Diabetes Treatment and Guidelines

Okay, so assuming you finally know your Diabetes status, supposing it turns out to be positive, how should you go about treating it? What is the best course of action open to you? What would treatment involve and what would you need to do or refrain from doing to ensure that treatment is successful? All these questions and more will be answered in this article.

So here goes.

Generally since diabetes is referenced by an above normal presence of blood sugar (200 mg/dl or more-random plasma Glucose test or 126 mg/dl or more- fasting plasma glucose test), it is the aim of diabetes treatment to ensure that whether through medication, exercise, surgery, dietary adjustments, etc. or a combination of all these, blood sugar level is regularized and brought back to normal. However such treatment must make sure at the same time that the opposite doesn’t happen-that blood sugar does not fall to abnormally low levels (hypoglycemia).

Accordingly, the monitoring of blood sugar is also an essential aspect of diabetes treatment. The first thing to note therefore, assuming you are diagnosed with diabetes is that diabetes treatment equates to diabetes management. For now strictly speaking, whether for Type 1(especially for Type 1) or Type 2 (depending on your take on reversal), there is no cure.

The second thing to note is that treatment would generally involve some life style changes. These changes will involve a combination of some or all of the following; dietary adjustments, exercise and the taking of diabetes medication like insulin and metformin.

Type 1 diabetes is treated with insulin, exercise and a diabetic diet. Type 2 on the other hand is treated first with weight reduction, a diabetic diet and exercise. And secondly in cases where this would not be enough, thereafter with diabetes medication or insulin therapy and Blood Sugar monitoring. As such training in self-management of diabetes is an indispensable part of diabetes management.

That said, it is important to note that treatment must be tailored to individual needs thereby catering to individual diabetic differences. Such treatment should therefore take into cognizance and address psycho-social, medical and lifestyle issues.

For the vast majority of people with Type 1 diabetes, insulin is the only form of medication they will need to take. For people with Type 2 diabetes however, available medication vary and depending on their circumstances, they may or may not need to take one or more of these drugs. Let’s take a deeper look into treatment for Type 2 diabetes.

Healthy eating

Though there is no specific diabetes diet, since our aim is to reduce blood sugar, it is best to reduce the intake of carbohydrates, animal products, sugar and fats. Instead one should center his or her diet around vegetables, fruits and whole grains.

Foods with a low glycemic index (foods that don’t raise your blood sugar quickly), typically high in fiber foods, can be helpful in assisting one to reach a stable blood sugar level.

Regular exercise

Here what is important is to incorporate regular exercise into our daily routine. Your doctor taking into cognizance your medical history would be able to suggest a balanced regimen for you. One which at once would be adequate, whilst not being strenuous.

A 30 minutes daily combination of aerobic, stretching and strength training exercise is suggested and has been found to be more effective than either type of exercise (aerobic and strength training) alone. Where you have been inactive for long, it is best to first start slowly before gradually building things up.

Blood Sugar Monitoring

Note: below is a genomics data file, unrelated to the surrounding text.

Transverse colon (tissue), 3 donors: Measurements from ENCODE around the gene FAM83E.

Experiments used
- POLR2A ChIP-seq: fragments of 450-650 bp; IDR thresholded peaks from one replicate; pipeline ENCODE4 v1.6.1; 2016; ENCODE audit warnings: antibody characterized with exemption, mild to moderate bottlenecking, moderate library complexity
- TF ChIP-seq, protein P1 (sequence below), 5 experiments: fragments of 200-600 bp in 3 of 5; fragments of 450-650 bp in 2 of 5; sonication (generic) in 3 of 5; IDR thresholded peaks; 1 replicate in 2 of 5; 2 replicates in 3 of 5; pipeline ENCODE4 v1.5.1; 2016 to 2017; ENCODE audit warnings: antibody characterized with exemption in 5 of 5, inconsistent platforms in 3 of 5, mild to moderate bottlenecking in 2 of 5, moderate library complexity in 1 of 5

Keeping your blood sugar within the target or desired range means that you must regularly monitor your blood sugar level. Your doctor should be able to give you a rough number of how many times a day you should take your blood sugar reading. Most people check their (blood) sugar level before most meals as well as before or after engaging in other forms of treatment such as exercise or the taking of medication. Illness and alcohol consumption is also known to affect blood sugar levels so one should watch out for these.


Whilst diet and exercise alone is sufficient for some people to enable them attain their target blood sugar levels, others may require medication. And though previously, insulin was the only diabetes medication available, today the number of diabetes medicine has greatly increased.

Commonly prescribed diabetes medicine today include insulin, metformin, januvia, actos, Victoza and Byetta. Lets look at some of these in detail.

Sulfonylureas; assists your body to secrete more insulin. The following drugs fall into this class, namely; glipzide (Glucotrol), glyburide (DiaBeta, Glynase) and glimepiride (Amaryl). Side effects may include weight gain and low blood sugar.

Metformin is the first drug of choice generally prescribed in diabetes cases of Type 2. This drug by improving the sensitivity of the bodies tissues to insulin, enables the body to use insulin more effectively. However since Metformin won’t usually lower blood sugar enough on its own, it is advised that concerned individuals should couple its uptake with weight loss and more physical activity. Side effects common to Metformin are nausea and diarrhea but these usually disappear as the body adjusts to it.


Working like sulfonylureas, these medications encourage the body to secrete more insulin. They differ from Sulfonylureas however in that they act faster and don’t stay active in the body for as long. With these class of drugs too comes an associated risk of weight gain and hypoglycemia. However this latter risk is less than for that associated with Sulfonylureas.

DPP-4 inhibitors

DPP-4 inhibitors help to lower blood sugar levels. Although their effect is rather modest, they don’t however cause weight gain. These type of drugs include linagliptin (Tradjenta), Saxagliptin (Onglyza) and Sitagliptin (Januvia).

Thiazolidinediones or glitazones are another set of medication used in the treatment of Type 2 diabetes. Like Metformin, they increase the body tissues sensitivity to insulin. This said though, they have been associated with increased risk of weight gain, heart failure, stroke and fractures. As such they are not first choice recommendation for diabetes treatment and in fact rosiglitazone a variant has been suspended from use in Europe by medical authorities precisely because of these difficulties.

Other classes of medication available for diabetes treatment include SGL T2 inhibitors and GLP-1 inhibitors. A feature of SGL T2 functioning is that sugar is excreted out through the urine, whilst GLP-1 works by slowing digestion and thus the amount of sugar released at any one time into the blood stream.